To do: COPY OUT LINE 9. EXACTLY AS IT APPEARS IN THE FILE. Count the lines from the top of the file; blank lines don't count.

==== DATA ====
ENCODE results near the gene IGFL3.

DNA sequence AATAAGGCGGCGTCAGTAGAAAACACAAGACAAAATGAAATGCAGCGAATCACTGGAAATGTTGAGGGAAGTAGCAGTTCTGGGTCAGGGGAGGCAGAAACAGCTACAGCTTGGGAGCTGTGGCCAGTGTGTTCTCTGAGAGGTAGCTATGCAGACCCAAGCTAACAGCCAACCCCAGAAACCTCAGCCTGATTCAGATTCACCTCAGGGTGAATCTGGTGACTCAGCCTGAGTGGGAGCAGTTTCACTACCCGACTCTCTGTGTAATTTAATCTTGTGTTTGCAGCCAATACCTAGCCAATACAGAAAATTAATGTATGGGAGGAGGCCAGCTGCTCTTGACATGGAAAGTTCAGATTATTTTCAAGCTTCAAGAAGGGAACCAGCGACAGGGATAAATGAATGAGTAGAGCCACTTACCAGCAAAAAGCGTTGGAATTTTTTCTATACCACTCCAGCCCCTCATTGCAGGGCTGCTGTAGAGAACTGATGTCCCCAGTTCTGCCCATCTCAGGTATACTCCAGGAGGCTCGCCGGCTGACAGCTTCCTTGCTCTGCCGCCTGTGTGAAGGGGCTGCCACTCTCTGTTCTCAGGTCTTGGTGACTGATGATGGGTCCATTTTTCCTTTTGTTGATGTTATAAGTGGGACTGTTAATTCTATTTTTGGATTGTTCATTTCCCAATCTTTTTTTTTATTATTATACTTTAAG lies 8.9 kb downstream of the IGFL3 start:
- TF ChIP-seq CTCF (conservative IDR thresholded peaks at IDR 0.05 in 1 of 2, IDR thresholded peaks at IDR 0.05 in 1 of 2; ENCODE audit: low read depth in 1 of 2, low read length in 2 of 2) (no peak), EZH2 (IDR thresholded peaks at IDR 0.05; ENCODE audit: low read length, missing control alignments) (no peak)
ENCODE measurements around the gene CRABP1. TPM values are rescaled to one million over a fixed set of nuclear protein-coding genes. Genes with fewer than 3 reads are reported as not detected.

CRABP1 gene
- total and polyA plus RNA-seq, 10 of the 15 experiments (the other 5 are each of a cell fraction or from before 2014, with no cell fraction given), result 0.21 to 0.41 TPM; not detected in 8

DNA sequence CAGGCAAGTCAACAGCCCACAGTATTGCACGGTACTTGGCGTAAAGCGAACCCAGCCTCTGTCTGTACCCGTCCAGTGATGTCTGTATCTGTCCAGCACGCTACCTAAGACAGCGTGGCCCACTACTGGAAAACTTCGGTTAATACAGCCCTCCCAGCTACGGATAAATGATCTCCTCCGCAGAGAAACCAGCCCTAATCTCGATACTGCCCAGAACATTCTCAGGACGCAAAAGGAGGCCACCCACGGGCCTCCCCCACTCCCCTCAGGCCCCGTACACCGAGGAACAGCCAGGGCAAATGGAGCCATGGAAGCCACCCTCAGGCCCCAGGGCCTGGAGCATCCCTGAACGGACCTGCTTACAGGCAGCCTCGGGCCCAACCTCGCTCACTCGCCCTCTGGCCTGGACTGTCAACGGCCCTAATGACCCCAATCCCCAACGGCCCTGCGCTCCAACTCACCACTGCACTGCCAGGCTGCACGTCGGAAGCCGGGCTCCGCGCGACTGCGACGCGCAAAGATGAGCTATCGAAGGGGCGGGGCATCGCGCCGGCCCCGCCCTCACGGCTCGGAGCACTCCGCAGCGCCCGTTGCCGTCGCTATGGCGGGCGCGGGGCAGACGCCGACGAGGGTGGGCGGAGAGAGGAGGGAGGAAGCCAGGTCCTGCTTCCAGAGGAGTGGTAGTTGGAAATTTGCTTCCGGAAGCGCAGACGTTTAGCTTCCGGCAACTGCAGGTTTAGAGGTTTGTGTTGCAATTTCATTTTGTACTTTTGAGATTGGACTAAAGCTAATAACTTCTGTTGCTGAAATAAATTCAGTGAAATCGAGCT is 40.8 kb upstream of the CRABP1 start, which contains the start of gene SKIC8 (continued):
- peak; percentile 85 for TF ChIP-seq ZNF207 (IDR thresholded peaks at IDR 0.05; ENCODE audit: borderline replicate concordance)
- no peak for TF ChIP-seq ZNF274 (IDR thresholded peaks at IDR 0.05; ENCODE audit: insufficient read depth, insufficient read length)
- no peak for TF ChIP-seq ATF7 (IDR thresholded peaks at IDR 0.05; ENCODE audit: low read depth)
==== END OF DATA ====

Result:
- no peak for TF ChIP-seq ZNF274 (IDR thresholded peaks at IDR 0.05; ENCODE audit: insufficient read depth, insufficient read length)